Every day I gather more evidence that music is one of humanity’s crowning achievements. Every day I educate children and adults as to why it’s so glorious. Every day I advocate for it’s fuller inclusion in schools. My efforts are constant, my results miniscule, but no matter. My TEDx talk on the subject has some 27,000 views over five years, the kind of attention that Trump gets in five seconds when he tweets his next ugly thought. But still I persevere!
The fully educated human being is one who has trained the body as an instrument of expression, strength and grace, cultivated an open, caring and loving heart, stimulated an active, analytic, imaginative mind. The three in conversation with each other helps nourish yet larger human faculties known as soul and spirit. Schools are—or should be—places that have this end in mind when planning each detail of the day—the schedule, the class size, the curriculum, the community values. They should ask themselves how each decision, each subject taught and the amount of time each needs and deserves, each way of presenting and assessing the material affects children and helps elevate them to their full promise. Wouldn’t that be a refreshing framework?
We would then see that P.E. (physical education) can be so much more than winning games and include yoga or martial arts or other means to fully educate the body. We would continue to celebrate math and science as means to develop the logical, rational, critical and analytic mind that actually attends to facts and the known ways things work in this world. We would make sure language arts goes far beyond the mechanics of reading and writing to open the heart to stories from all times and places that develop the capacity to empathize with characters and situations both familiar and foreign. We would make sure that poetry is fully included, ideally a poetry recited and memorized by the students as well as written by them.
Once we’re on track to include body, heart and mind, we arrive at music prepared to understand it. Music can be conveniently summarized as the conversation between three elements: Rhythm, Melody, Harmony. Each alone leads to a particular human faculty and together lights up the full territory of the brain (neuroscience confirms this, more areas involved than in any other subject) and the whole confluence of body, heart, mind, soul and spirit.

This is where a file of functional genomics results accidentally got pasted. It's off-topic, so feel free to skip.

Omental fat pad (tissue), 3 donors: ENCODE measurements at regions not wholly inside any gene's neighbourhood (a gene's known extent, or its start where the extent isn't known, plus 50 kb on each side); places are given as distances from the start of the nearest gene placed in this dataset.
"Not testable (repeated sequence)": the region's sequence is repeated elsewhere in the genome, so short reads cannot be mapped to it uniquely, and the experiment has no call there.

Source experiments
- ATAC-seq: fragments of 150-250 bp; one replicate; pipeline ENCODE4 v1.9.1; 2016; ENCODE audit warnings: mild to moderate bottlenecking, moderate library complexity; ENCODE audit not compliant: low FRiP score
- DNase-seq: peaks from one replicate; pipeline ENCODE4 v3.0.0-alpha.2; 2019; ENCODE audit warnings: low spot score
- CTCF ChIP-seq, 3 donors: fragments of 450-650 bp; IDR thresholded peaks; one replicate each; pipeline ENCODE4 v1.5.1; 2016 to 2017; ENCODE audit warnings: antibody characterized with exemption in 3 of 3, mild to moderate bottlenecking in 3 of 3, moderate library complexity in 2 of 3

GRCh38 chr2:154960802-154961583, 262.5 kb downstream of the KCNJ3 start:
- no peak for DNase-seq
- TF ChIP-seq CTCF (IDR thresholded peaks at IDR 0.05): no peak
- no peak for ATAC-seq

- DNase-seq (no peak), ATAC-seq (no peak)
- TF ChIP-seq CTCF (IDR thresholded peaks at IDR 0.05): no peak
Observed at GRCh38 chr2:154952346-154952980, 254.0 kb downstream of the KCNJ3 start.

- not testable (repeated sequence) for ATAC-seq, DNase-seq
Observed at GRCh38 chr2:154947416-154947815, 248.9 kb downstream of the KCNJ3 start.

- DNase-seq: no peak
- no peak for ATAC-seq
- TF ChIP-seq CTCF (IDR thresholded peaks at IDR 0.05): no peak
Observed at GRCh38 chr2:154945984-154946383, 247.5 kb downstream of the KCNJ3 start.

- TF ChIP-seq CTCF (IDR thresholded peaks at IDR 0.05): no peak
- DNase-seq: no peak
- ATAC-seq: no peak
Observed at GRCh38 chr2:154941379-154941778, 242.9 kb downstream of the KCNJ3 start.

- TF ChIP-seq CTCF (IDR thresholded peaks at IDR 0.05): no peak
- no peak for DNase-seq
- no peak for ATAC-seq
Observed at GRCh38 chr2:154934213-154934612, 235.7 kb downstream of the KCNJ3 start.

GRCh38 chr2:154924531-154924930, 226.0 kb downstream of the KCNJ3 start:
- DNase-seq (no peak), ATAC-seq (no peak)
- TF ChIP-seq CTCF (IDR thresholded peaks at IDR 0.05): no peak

Rhythm leans toward the toe-tapping physical side of the matter, the one connected to the beating of the heart and the pulse of the breath and the rhythmic firing of nerve impulses. Melody is the thing that gets the blood flowing in the heart and awakens the feeling side of the brain. Harmony stimulates the mathematical mind, builds elaborate structures of great complexity with their own inexorable logic. So the musician and the listener stand at the crossroads of the physical, the emotional and the logical, with the emotion at the center. Harmony’s job is to further bring out the nuances of feeling in the melody, rhythm’s job is to propel it forward and dance with it.
The other two musical elements are Form and Timbre. Form is the architectural plan, the structure that houses the inhabitants and again, calls on the mathematical logical mind to plan a worthy home. Timbre is the sound of the sound, the orchestration of the many instruments that give a color to each feeling. A melody draws the emotion, but whether it’s played on a harp, bagpipe, voice, piano, flute or oboe gives the feeling a special color.
And so this blog’s title. Yesterday’s Jewish Home Musical Healing Session (ie, music) included our four wonderful Interns. Michele and Jessica danced the Charleston to the song 5 Foot Two and how everyone's eyes lit up as their bodies remembered inside the dance they used to do outside! The sound of Victoria singing Edelweiss so beautifully with Michele accompanying on guitar brought us all to a reverential hush. Jessica sang a Finnish lullaby accompanying herself with the delicate stringed instrument called the kantale and you could feel the 90-year-olds suddenly 2-years-old again in their mothers’ arms. And then Lila joined me at the piano and played classical music with me on the oboe. Heaven!
Truth be told, I’ve never played with an oboe before and know very little about it. But dang, it is a beautiful instrument! It carries legato melodies so purely, singing out over the accompaniment. It’s also pretty fun with some rousing polkas, waltzes and such. We went through a repertoire of some of the most haunting melodies I know— Bach’s Arioso, Bach-Gounod’s Ave Maria and then Schubert’s, Elgar’s Salute D’Amor, Offenbach’s Barcarolle, Saint-Saen’s The Swan. Fran and Edie sat by my side entranced by the sound, shaking their heads at the end from the beauty of it all.
Thanks to Lila and her oboe, Jessica and her kantale, Michele and Victoria with their guitar and voice, Jessica's and Michele's exuberant dancing. At the end of the hour, there were fully educated human beings in that room.